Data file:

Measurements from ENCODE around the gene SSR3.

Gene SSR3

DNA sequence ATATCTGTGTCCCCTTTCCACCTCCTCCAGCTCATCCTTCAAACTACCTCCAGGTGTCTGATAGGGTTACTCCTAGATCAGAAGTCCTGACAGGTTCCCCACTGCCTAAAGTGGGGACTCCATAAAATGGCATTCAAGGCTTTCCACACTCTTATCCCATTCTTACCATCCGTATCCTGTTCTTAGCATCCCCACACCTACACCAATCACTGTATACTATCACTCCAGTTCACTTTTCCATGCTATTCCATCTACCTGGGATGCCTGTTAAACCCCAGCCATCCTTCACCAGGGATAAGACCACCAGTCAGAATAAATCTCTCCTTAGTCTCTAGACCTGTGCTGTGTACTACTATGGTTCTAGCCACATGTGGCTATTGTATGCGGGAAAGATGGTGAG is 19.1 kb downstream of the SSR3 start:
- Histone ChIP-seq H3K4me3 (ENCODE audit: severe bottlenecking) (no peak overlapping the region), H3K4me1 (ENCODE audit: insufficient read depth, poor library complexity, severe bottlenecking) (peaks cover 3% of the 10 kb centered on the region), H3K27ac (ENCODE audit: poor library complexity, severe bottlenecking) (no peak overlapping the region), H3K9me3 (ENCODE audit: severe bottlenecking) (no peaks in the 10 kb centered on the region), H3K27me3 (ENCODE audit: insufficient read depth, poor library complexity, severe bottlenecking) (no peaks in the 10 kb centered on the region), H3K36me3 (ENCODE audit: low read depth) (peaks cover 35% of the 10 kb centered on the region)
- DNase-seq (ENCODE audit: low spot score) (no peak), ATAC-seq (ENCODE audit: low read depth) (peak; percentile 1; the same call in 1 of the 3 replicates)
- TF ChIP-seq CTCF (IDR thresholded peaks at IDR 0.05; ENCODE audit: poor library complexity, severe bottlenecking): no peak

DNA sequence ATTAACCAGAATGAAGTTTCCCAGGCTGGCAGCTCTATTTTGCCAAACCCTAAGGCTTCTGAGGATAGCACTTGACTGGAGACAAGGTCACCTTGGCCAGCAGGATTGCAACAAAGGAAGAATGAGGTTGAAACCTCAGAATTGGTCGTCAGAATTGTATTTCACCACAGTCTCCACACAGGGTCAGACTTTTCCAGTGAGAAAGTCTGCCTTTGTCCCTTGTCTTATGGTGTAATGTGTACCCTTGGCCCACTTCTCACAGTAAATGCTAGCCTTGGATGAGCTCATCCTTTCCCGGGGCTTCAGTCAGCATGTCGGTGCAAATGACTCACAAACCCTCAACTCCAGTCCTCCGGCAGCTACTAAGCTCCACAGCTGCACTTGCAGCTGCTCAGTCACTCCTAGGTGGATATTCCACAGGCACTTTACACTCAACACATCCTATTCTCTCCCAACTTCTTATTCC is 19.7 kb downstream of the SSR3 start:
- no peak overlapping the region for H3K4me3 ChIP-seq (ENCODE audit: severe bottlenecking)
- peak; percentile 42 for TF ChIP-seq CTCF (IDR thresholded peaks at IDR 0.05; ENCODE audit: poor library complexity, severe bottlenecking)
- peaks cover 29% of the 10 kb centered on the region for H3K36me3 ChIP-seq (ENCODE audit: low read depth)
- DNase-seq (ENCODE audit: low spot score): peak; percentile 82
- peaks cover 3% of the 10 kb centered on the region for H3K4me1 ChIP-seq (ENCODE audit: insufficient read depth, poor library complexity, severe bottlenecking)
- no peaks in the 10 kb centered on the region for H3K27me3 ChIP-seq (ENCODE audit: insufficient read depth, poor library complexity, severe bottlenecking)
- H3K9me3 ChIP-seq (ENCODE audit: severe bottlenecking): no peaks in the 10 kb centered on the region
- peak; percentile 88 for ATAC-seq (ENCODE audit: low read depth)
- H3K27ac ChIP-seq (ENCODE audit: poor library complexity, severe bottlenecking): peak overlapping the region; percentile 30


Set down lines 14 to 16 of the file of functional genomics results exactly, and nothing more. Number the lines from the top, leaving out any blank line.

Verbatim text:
- H3K9me3 ChIP-seq (ENCODE audit: severe bottlenecking): no peaks in the 10 kb centered on the region
- peak; percentile 88 for ATAC-seq (ENCODE audit: low read depth)
- H3K27ac ChIP-seq (ENCODE audit: poor library complexity, severe bottlenecking): peak overlapping the region; percentile 30